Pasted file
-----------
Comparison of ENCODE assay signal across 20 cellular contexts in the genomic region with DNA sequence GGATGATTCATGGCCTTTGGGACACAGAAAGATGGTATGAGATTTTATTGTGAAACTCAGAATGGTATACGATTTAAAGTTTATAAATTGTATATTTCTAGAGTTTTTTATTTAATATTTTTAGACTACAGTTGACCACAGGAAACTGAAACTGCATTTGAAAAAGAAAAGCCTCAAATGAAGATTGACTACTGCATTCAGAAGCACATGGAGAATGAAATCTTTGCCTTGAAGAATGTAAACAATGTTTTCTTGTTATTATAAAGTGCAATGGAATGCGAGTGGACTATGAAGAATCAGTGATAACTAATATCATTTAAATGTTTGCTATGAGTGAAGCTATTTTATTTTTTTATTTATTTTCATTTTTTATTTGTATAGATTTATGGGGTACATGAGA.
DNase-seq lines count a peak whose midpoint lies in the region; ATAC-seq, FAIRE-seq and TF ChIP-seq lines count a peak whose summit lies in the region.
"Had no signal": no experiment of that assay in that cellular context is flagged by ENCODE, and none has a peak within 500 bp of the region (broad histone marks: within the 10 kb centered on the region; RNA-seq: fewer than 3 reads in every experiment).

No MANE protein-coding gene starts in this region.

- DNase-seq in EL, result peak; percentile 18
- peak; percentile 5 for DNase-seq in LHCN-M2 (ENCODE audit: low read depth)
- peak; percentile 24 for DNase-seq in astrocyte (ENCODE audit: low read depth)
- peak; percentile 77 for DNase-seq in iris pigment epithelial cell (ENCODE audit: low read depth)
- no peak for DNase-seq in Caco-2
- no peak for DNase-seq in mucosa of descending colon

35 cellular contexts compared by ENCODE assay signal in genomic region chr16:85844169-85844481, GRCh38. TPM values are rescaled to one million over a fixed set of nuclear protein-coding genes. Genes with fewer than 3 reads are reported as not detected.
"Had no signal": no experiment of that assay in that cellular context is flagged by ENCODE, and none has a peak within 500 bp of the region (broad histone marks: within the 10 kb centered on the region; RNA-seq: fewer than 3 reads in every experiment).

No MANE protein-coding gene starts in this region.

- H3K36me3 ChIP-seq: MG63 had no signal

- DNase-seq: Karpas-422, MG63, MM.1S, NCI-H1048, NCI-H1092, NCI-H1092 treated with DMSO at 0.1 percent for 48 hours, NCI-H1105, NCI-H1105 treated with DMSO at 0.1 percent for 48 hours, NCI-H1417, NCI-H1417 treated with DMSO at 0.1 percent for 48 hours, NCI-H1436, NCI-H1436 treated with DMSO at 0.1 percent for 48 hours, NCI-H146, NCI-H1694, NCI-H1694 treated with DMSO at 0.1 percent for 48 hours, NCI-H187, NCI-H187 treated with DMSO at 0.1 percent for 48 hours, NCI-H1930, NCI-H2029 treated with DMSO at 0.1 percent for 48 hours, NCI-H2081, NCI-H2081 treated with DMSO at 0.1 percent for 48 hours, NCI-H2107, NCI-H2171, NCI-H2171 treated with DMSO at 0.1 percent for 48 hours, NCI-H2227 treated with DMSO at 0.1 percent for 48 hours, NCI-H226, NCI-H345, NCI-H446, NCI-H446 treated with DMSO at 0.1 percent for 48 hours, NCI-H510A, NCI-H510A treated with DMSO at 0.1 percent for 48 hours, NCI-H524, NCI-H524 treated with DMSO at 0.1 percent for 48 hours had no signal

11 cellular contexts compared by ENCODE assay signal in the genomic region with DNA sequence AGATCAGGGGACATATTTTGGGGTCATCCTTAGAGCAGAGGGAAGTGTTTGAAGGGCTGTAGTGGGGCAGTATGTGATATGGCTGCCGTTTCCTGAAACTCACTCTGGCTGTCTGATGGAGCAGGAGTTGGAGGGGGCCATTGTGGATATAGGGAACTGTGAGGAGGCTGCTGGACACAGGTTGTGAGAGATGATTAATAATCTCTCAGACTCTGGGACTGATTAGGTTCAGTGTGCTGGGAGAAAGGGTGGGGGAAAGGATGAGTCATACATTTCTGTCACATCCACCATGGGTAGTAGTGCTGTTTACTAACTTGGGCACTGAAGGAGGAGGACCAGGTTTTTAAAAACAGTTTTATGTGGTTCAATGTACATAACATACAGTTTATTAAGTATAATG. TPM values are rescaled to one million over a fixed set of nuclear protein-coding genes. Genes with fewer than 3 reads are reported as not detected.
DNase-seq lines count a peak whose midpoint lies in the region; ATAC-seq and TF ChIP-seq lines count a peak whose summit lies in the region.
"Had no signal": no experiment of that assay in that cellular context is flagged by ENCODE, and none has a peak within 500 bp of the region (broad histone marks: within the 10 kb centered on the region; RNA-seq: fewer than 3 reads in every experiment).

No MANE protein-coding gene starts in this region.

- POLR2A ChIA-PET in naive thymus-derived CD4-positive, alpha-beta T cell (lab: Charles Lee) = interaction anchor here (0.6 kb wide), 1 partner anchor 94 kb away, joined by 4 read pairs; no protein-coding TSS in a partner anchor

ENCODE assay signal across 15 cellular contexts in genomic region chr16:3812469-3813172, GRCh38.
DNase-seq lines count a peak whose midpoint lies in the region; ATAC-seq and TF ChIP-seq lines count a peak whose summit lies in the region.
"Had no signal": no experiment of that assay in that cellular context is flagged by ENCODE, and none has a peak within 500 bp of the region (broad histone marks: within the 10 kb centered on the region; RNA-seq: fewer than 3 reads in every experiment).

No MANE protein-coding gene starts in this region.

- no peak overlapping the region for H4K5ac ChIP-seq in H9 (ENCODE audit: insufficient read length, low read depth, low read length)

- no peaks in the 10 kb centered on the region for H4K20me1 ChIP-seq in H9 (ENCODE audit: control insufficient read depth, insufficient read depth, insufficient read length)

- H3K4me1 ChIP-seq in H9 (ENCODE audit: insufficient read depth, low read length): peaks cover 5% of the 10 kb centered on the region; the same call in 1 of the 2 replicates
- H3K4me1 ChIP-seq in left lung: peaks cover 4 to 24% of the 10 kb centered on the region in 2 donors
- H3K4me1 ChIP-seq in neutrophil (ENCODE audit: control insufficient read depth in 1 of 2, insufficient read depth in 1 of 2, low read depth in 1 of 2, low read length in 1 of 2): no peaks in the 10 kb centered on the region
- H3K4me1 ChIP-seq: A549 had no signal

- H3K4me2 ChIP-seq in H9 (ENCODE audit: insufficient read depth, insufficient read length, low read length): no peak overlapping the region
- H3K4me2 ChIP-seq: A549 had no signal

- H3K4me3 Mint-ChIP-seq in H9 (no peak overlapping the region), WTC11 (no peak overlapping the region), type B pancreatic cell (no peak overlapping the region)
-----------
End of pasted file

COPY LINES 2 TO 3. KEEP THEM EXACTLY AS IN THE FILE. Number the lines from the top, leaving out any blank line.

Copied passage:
DNase-seq lines count a peak whose midpoint lies in the region; ATAC-seq, FAIRE-seq and TF ChIP-seq lines count a peak whose summit lies in the region.
"Had no signal": no experiment of that assay in that cellular context is flagged by ENCODE, and none has a peak within 500 bp of the region (broad histone marks: within the 10 kb centered on the region; RNA-seq: fewer than 3 reads in every experiment).